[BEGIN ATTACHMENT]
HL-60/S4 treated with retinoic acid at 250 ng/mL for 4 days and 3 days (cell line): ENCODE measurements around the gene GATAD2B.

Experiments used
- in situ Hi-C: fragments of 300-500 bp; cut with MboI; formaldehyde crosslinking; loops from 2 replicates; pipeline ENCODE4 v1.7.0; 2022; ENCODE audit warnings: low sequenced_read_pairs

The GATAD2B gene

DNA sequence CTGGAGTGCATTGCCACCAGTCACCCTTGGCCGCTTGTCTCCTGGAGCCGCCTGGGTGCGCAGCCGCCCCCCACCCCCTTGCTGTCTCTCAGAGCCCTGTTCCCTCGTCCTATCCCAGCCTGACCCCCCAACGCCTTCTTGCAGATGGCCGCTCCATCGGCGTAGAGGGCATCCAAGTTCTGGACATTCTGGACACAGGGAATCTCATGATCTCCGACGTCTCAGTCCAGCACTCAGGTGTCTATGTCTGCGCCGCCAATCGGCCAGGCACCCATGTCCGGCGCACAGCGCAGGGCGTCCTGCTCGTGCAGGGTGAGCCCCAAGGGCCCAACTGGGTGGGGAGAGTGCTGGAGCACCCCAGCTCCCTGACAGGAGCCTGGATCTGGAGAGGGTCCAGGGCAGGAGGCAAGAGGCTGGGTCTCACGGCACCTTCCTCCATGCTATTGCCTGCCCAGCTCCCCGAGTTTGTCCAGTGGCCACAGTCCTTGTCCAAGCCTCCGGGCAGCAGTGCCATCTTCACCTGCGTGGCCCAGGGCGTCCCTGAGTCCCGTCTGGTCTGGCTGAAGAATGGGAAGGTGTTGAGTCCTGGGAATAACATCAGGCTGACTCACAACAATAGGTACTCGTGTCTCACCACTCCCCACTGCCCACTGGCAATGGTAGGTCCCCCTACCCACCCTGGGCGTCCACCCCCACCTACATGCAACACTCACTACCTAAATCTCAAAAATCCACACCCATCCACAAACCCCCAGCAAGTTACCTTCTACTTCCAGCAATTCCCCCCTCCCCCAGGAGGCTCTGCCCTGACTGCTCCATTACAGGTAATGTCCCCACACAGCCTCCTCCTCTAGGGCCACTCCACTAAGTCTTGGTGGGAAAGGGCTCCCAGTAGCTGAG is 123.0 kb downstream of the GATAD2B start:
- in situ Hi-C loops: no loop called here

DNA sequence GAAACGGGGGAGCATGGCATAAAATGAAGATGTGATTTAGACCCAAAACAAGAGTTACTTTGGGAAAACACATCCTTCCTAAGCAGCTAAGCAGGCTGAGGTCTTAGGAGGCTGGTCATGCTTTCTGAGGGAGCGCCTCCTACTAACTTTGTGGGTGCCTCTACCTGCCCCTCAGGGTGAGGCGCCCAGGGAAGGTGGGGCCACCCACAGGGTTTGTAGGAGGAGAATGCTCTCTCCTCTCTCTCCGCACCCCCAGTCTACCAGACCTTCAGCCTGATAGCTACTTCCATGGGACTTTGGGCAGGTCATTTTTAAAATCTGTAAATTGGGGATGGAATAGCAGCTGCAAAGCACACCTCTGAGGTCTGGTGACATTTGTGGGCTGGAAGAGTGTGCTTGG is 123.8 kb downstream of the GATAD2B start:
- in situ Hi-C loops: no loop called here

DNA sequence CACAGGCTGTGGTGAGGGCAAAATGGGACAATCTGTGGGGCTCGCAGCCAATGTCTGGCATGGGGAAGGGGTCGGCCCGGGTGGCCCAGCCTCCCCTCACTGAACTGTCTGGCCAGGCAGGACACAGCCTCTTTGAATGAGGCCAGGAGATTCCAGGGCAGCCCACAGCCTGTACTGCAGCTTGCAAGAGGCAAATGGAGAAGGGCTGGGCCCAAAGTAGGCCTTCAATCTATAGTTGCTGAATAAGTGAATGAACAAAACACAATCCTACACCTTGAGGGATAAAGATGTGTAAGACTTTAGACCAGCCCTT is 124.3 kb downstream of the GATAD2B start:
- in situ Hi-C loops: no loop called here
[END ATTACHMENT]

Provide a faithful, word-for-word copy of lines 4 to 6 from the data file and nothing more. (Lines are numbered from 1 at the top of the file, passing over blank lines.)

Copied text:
The GATAD2B gene

DNA sequence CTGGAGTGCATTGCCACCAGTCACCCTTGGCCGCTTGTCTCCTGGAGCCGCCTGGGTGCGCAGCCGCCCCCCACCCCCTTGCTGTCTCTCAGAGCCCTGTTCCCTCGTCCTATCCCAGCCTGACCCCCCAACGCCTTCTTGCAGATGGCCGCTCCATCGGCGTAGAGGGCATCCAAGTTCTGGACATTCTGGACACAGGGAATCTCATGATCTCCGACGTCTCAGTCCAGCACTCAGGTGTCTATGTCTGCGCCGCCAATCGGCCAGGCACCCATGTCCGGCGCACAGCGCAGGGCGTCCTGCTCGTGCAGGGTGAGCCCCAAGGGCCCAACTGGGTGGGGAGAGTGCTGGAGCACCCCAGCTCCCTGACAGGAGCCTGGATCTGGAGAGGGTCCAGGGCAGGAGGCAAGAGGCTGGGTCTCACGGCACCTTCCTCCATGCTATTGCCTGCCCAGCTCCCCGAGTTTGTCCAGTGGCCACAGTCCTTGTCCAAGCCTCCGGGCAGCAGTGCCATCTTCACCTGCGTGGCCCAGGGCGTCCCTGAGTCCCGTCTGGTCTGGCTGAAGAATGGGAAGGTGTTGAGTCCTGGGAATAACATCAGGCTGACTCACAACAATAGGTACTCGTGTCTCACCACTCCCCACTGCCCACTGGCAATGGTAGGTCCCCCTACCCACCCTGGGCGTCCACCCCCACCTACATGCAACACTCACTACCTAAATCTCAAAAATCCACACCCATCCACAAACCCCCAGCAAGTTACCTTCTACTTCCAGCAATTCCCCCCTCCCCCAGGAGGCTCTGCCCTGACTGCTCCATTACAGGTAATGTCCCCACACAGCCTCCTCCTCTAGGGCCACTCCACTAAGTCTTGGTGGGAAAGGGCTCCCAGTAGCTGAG is 123.0 kb downstream of the GATAD2B start:
- in situ Hi-C loops: no loop called here